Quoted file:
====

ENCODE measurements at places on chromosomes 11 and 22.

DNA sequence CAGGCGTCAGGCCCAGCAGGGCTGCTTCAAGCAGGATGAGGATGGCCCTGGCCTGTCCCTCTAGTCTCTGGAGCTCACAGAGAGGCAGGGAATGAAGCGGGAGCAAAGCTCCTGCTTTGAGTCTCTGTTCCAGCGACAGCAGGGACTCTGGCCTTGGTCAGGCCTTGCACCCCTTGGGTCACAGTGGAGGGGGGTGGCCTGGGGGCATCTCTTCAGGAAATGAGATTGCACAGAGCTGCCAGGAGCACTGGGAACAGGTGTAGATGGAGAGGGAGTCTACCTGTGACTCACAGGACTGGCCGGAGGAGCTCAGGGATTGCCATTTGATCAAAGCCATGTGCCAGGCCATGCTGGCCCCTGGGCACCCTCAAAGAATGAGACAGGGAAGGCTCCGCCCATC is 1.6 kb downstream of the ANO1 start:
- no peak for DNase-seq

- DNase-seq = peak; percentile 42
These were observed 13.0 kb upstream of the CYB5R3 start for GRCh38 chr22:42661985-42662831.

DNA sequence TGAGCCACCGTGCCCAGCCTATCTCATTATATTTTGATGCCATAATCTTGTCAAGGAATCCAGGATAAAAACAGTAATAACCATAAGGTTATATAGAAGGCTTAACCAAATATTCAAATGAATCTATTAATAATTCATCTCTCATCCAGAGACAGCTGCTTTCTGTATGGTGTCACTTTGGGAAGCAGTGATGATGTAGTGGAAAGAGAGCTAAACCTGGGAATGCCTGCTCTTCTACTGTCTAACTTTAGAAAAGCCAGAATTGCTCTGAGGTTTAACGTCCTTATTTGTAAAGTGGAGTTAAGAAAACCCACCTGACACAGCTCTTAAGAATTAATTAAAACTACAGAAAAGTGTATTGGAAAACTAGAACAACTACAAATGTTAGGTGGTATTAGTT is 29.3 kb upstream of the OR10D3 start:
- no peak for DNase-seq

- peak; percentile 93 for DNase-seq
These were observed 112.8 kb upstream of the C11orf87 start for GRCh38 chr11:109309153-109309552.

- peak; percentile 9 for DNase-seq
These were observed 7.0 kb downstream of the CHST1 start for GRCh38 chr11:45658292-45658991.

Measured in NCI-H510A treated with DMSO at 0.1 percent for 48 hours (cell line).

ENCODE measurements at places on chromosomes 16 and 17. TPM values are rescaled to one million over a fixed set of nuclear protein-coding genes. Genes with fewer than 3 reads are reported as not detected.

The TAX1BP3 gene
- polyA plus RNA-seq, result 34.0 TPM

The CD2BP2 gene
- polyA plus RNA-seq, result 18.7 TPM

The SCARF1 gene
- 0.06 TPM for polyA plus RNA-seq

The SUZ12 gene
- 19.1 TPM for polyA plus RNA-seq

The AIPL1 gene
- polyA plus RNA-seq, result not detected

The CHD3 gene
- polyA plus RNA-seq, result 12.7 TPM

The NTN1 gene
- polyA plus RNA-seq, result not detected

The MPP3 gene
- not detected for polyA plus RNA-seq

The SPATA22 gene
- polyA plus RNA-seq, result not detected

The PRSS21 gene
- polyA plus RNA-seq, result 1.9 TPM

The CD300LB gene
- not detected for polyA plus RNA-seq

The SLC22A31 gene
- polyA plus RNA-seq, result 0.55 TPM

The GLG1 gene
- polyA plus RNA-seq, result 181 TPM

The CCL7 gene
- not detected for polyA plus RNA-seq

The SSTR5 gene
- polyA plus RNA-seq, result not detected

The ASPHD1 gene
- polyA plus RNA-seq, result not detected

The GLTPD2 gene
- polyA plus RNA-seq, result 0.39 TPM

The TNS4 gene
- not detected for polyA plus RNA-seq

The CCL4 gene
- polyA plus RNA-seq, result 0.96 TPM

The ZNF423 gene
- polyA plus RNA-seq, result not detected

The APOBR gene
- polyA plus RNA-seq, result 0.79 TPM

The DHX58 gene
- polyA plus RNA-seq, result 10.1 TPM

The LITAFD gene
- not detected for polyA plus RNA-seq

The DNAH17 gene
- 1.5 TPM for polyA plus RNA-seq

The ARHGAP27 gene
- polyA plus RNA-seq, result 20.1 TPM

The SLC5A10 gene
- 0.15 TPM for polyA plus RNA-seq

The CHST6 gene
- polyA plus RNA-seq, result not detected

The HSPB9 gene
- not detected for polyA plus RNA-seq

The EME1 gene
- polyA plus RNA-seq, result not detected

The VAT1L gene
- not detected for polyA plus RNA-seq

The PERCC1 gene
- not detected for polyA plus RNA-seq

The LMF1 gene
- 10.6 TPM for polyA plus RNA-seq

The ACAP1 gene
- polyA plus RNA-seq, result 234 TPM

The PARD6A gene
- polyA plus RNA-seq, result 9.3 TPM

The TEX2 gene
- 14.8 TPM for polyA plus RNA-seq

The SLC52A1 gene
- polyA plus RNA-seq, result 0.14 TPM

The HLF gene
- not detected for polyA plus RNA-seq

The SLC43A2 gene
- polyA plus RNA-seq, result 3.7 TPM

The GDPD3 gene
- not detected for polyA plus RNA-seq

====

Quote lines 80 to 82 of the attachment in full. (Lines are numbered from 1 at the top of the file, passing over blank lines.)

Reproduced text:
The PARD6A gene
- polyA plus RNA-seq, result 9.3 TPM

The TEX2 gene